PwC: Private equity funded IPOs gain better returns

16 April 2013 Consultancy.uk

Research by consulting firm PwC shows that over the past decade, private equity IPOs yielded better results than other stock market debuts. Between 2003 and 2012, companies that were taken public by investment companies booked an average share price gain of 17%, while other newcomers only showed a return of 4.2% in their first year.

The consulting firm looked at IPOs in Europe in which at least € 50 million was raised. Remarkably, the results of private equity IPOs in Europe surpass those in the U.S. In both cases, a PE-IPO performance lies well above that of other IPOs.

PwC - Koersontwikkeling IPOs

"One possible explanation is that companies owned by private equity generally are managed professional and well", says researcher Lisette Spaanbroek in the Dutch newspaper FD. "The companies have been able to benefit from the expertise and contacts that private equity entails". This applies in particular in the Western world, where the private equity infrastructure can be labeled more mature. In Asia, however PE IPOs perform just as strong.  

Strategic undervaluation

One of the reasons for the better performance of PE-funded IPO’s is the fact that they are strategically “undervalued”. According to PwC private-equity companies. According to PwC, private equity firms and supporting banks increasingly choose a modest valuation in order to make IPO’s a success. For example, the introductory price of Ziggo was €18.50 which was too low for the cable company analysts measured. 

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Consumer goods start-ups grow interest from venture capital

23 April 2019 Consultancy.uk

Funding the latest consumer goods start-up has been a real money-spinner for venture capitalist firms, with a number of $1 billion companies – or unicorns – having emerged in the space in recent years. New analysis has explored the resulting corporate consumer products activity in the acquisitions space.

Consumer products have enjoyed years of strong growth as new markets opened in developing Asia. China in particular has enjoyed strong growth across a range of consumer good types as the country’s middle class expanded. Private equity firms have been keen to pick up targets in the space as they expand their portfolios to include additional local capacity as well as customers in new markets.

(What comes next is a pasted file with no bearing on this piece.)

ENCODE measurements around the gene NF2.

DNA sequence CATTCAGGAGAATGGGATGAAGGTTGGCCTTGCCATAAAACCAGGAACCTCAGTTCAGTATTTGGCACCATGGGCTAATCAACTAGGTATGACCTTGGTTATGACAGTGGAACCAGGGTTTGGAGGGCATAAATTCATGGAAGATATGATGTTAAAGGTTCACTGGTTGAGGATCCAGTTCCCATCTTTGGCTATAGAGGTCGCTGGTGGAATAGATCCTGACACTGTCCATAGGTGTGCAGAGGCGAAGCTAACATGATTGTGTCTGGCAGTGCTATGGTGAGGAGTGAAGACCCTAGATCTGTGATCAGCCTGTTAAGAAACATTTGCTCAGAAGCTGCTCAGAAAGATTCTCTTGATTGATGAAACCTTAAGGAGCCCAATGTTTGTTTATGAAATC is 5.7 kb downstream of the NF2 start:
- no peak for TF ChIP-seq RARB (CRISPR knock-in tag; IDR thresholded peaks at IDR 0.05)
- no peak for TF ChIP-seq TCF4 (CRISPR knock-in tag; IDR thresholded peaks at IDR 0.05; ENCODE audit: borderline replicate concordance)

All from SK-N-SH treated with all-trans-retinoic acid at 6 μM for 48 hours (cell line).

As a result, a study from Bain & Company has found that interest from PE firms in the consumer product space grew sharply in 2018, hitting 6.1% of all invested capital for the year, and making it the third most sought-after category. It is now only behind financial services (23.9%) and advanced manufacturing and services (13.9%).

Corporate venture capital investment

The ‘M&A in Disruption: 2018 in Review’ research found that growth in the segment reflects key changes in the segment as a whole. This is particularly true of insurgent brands, which often leverage local expertise in order to take on international giants in domestic markets.

Short change

The market changes have led to shifts in motivations for consumer goods company investments from PE firms. The number of strategic investments stood at 50% in 2015 compared to deals that increased scope. This has shifted significantly, with 34% of deals focused on strategic outcomes in 2018 compared to 66% for scope. The move towards scope reflects companies seeking out fast-growing products that enable stronger revenue growth streams.

Acceleration in scope-oriented M&A in consumer products

However, there were other motivations for deal activity in the space. Activist investors have put pressure on companies to expand their portfolios in recent years, with the trend expanding from just US targets to Europe.

Further trends

The other key shift in the space regards outbound deal activity. The study found that outbound deal activity has increased significantly in the Americas (up 363%) with total deal volume up only slightly (15%). Key deals included Coca-Cola and Costa, Procter & Gamble and Merck’s consumer health unit, and PepsiCo and SodaStream. In the Asia-Pacific region, outbound deal activity rose 195% while total deal activity fell sharply, by -36%. The EMEA region saw both a sharp decline in outbound deal activity, at -68%, as well as lower overall deal activity, which fell by 32%.

Cross-regional deal making

Deal-making in the current environment is increasingly fraught with uncertainties, as business models change on the back of new technologies, new consumer sentiments and wider market changes from new entrants. As such, acquisitions are increasingly useful as possible hedges on changes in market direction. As such, companies are increasingly pressed to take a future-back position, making sure to incorporate a vision of how the company needs to look in five years into acquisition strategy.

The firm notes that certain acquisitions which enhance a remembrance of a nobler mission, revive a sense of entrepreneurialism and engage directly with consumers may be necessary qualities in acquisitions that transform a company to fit market expectations in the coming decade. While going forward, focus on innovation, partnering with retail winners, reducing cost base and constantly reallocating scare resources will be necessary to protect market share in areas where insurgent local and strategic competitors are active.

Related: Private equity asset growth top priority for 2018.